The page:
In an unusual move, Baltimore prosecutors have charged a 21-year-old man with filing a false brutality complaint against a city police officer -- an action that drew praise from the police commissioner but concern from a civil liberties group.
Michael W. Connell of the 2800 block of Hampden Ave. is charged with two counts of making false statements to police about alleged beatings by officers last September.
Connell is also accused of filing a false complaint to the city's civilian review board, prosecutors said, but he has not been charged in that incident. Connell, who is in jail pending a trial on robbery charges in another case, could not be reached for comment.
Police and prosecutors said they could not recall the last time someone was charged with filing a false brutality complaint.
Police Commissioner Edward T. Norris said yesterday that he was pleased by the decision to prosecute Connell, who was charged in a criminal information filed Friday.
"We don't mind when the complaints are warranted," Norris said. "But so many people know how to manipulate the system and are willing to make false allegations. ... This means a lot to us."
Union officials were pleased.
"This is extremely important," said Gary McLhinney, president of the local Fraternal Order of Police. "The whole process breaks down with the magnitude of false complaints we receive. ... I think this sends a very strong message."
Through June, 169 excessive force complaints and 109 discourtesy complaints were filed against Baltimore police officers. Last year, 390 excessive force complaints and 196 discourtesy complaints were filed. The majority of those cases were found to be baseless, police said.
Connell was arrested Sept. 2 after an officer saw him driving a motorcycle in North Baltimore without a helmet and in a "reckless manner," police said.
Police took Connell to the Central Booking and Intake Center in a van, officials said. When officers opened the doors to the van at central booking, Connell began "flailing away" and banging his head several times against the van, said prosecutor A. Thomas Krehely.
Connell said he was having an asthma attack, so the officers took him to Mercy Medical Center for treatment, officials said.
There he was "combative" and "threatening the lives" of hospital workers, police said. Connell also began complaining about police brutality, and the officers called for their supervisor, officials said.
Connell told the supervisor, Lt. Ernie Meadows, that the police van pulled over halfway to Central Booking and an officer beat him five or six times on the face, officials said.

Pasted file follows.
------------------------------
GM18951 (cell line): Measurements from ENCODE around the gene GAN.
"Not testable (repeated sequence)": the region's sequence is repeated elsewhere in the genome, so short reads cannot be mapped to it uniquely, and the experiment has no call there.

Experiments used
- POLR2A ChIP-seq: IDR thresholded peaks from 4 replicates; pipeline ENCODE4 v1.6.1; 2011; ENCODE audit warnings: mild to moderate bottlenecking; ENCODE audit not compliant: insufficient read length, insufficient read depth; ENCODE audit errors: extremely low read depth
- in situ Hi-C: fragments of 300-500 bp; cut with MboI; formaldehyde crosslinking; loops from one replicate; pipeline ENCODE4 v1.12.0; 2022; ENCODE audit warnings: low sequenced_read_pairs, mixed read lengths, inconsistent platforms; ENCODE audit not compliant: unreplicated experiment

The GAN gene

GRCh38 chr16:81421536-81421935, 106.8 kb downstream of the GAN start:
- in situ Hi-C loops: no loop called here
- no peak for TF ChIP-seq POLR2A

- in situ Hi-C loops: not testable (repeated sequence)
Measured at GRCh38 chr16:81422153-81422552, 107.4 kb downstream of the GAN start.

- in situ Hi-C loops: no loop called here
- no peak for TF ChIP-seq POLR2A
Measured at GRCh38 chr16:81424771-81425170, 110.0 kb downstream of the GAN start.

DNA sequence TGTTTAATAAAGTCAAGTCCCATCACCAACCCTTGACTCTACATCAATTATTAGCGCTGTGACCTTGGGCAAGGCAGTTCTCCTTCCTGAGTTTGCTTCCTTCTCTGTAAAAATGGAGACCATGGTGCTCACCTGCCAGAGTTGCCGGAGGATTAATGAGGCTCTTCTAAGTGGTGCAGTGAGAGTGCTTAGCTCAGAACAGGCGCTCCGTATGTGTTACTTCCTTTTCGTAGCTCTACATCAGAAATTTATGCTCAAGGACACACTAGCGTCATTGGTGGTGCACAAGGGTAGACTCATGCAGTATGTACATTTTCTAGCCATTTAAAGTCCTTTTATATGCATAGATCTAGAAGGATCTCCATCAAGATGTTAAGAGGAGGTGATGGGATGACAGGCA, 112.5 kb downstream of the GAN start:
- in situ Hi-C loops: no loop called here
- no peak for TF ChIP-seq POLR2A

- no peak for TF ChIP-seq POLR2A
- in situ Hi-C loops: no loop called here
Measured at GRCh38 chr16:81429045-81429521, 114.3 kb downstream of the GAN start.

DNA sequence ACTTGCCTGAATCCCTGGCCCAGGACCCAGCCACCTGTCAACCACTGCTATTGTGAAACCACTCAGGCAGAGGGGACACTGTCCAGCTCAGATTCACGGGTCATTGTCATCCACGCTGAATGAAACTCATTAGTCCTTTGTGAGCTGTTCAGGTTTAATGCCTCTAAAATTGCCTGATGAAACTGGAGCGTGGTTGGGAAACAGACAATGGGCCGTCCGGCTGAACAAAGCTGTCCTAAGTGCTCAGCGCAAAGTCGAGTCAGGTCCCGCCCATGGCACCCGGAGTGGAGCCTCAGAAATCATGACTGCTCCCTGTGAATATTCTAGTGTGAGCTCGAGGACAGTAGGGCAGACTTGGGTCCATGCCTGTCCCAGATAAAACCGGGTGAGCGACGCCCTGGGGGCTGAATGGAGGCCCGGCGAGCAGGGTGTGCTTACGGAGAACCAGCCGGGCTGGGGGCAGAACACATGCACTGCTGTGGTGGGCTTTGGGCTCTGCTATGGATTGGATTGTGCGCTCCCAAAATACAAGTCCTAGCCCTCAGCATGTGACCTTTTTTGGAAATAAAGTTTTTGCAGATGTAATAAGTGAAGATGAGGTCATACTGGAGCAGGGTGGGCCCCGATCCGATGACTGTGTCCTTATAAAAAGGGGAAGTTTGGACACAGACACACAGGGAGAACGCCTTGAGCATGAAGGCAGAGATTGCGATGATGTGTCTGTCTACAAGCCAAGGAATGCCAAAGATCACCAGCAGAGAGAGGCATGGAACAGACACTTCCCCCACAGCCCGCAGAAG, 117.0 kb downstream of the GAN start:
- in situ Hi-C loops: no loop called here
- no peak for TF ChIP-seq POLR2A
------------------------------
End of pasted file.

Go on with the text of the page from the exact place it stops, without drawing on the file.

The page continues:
Connell later told the supervisor that two officers beat him at the same location before the van continued to Central Booking, according to a report police filed with the review board.
At the hospital, a nurse told police that she saw Connell bashing his eyes with his knees, according to the report.
Police then put Connell in restraints, officials said, before he was treated and taken to Central Booking, where he was charged with the unauthorized use of a motorcycle, reckless endangerment and second-degree assault. That case is pending.
In December, Connell wrote a complaint to the civilian review board that contradicted earlier statements to police, said Krehely, declining to elaborate.
The maximum penalty for filing a false report is six months in jail and a $500 fine, Krehely said.
Krehely said he was not seeking to send a message by charging Connell.
"This one sort of leapt out at me," said Krehely, who also handles the prosecution of police officers charged with criminal misconduct. "It's unusual. ... We have the observation of a nurse. We have his own conflicting statements."
Krehely said he didn't think charging Connell would deter others from filing complaints. But civil libertarians weren't so sure.
"The state's attorney's office should give consideration to whether they want to cast a chill on people pursuing police misconduct" allegations, said Dwight Sullivan, a lawyer for the American Civil Liberties Union in Maryland.
Though Sullivan said he could not comment specifically on Connell's case, he said that "there really is a concern that someone may not come forward with truthful allegations because they heard that someone went to jail alleging police misconduct."
The Rev. Gregory Perkins, president of Interdenominational Ministerial Alliance, said that the charges could have a chilling effect -- but that city residents have already lost faith in police discipline.
"I don't see this as being a watershed that will all of the sudden have people afraid to come forward for fear of being charged," Perkins said. "They have no faith in the system whatsoever."